Purpose: The aim of this work was to identify and analyze the records of flood-drought cycles as preserved in the sediments of the Notwane reservoir, southern Botswana, in order to better understand how extreme events affect water and sediment quality. This work represents the first attempt to study the reservoir sediments in arid to semi-arid environments and suggests that they could be used as proxies for the characterization of the effects of flood-drought cycles. Materials and methods: For the first time in an arid context like Botswana, sediments from artificial reservoirs were explored through correlating sediment records with the presence and quantity of pollutants in the reservoir’s wider arid and semi-arid catchment after the latest extreme flood event of 2017. Sediments from the Notwane reservoir were collected with a push corer to a maximum depth of 80 cm. Sediments were then analyzed for grain size distribution, organic matter content, and concentrations of heavy metals (Fe, Zn, Cu, Cr, and Pb). Concentrations of heavy metals from surface water and groundwater were compared with the metal profiles from the sediment cores and with rainfall series from the CHIRPS (Climate Hazards Group InfraRed Precipitation with Stations) database. Results and discussion: The sediments from Notwane reservoir clearly showed two flood couplets characterized by fining upward beds. Water quality data from Notwane reservoir and the surrounding aquifer showed peaks of contaminants following rainfall. Although the couplets found in the sediment record were not always clearly coupled with peaks of metals, some correlation was found between the vertical distribution of metals within the sediments and the most recent sequence and the seasonal metal variation in water. Overall, trace metal contents were very low: < 1 mg L−1 for Cu and Zn and < 2 mg L−1 for Cr and Pb, well below the sediment quality assessment guidelines (SQGs), indicating that the above-average precipitations of the last 10 years did not noticeably contribute to the input of heavy metal contaminants in the reservoir sediments. Conclusions: The 2016/17 Dineo cyclone flood was triggered by above-average rainfall, preceded by a 4-year period of severe drought. The deterioration of the basin during the drought has enhanced the effects of the flood, worsening the damages on structures and livelihoods. The lessons learnt from the Dineo cyclone in Botswana highlight the importance of integrated studies that combine hydrological data, rainfall series, and sediments. It is recommended to extend the research for longer time periods.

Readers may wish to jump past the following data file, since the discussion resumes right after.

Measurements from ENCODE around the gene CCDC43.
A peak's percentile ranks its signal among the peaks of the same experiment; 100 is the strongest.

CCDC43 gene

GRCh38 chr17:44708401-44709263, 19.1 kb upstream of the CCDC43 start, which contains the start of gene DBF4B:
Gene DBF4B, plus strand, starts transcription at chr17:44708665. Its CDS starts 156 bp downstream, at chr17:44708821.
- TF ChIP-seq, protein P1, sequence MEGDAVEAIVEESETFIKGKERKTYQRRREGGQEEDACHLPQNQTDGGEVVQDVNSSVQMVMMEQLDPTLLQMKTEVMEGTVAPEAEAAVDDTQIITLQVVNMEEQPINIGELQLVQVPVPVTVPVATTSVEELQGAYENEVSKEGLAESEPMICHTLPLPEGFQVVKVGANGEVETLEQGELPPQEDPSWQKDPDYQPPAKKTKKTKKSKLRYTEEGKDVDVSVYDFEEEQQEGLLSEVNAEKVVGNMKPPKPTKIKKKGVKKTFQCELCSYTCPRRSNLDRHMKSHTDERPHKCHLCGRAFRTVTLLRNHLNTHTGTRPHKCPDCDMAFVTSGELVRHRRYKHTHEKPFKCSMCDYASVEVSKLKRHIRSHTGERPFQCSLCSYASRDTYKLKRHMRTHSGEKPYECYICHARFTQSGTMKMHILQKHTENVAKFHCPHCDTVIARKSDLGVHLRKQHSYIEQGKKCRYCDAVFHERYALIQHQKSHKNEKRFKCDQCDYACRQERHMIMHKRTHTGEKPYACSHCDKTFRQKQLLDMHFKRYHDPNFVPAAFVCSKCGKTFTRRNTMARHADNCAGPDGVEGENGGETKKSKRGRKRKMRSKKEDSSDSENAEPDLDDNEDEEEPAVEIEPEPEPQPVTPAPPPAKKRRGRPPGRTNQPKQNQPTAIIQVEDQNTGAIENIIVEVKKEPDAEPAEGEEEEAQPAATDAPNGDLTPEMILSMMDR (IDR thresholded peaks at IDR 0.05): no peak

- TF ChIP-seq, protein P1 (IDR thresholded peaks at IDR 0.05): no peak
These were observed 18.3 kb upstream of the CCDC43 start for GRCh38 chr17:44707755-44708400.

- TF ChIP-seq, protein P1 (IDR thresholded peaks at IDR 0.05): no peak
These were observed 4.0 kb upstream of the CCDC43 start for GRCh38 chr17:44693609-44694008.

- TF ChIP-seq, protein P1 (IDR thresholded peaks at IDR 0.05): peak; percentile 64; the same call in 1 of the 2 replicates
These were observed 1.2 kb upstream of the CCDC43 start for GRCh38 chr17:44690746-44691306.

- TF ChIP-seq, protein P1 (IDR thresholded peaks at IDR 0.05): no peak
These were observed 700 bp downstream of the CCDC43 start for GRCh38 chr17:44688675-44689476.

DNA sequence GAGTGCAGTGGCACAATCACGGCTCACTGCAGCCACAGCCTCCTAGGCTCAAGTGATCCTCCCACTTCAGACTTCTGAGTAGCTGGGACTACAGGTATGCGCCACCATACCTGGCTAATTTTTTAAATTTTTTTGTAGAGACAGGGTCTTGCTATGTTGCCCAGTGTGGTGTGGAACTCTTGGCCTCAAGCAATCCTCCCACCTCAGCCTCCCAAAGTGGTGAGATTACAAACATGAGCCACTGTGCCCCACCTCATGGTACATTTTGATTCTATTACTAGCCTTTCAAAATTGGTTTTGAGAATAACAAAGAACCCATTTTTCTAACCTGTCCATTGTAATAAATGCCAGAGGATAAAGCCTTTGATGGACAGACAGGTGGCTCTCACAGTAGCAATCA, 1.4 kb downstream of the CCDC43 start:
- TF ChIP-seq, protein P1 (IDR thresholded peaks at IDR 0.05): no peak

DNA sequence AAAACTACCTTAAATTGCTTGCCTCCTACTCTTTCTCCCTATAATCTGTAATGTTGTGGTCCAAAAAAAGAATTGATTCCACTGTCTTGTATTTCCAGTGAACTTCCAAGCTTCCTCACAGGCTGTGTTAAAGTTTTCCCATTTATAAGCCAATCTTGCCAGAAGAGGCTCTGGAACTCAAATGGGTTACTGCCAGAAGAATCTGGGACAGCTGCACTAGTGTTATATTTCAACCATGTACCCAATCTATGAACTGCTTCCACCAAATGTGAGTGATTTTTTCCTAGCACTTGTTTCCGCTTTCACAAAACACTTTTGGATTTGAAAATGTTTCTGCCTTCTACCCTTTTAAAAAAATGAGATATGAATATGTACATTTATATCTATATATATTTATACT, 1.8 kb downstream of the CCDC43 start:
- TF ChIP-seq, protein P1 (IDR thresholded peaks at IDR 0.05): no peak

All Science Journal Classification (ASJC) codes
- Earth-Surface Processes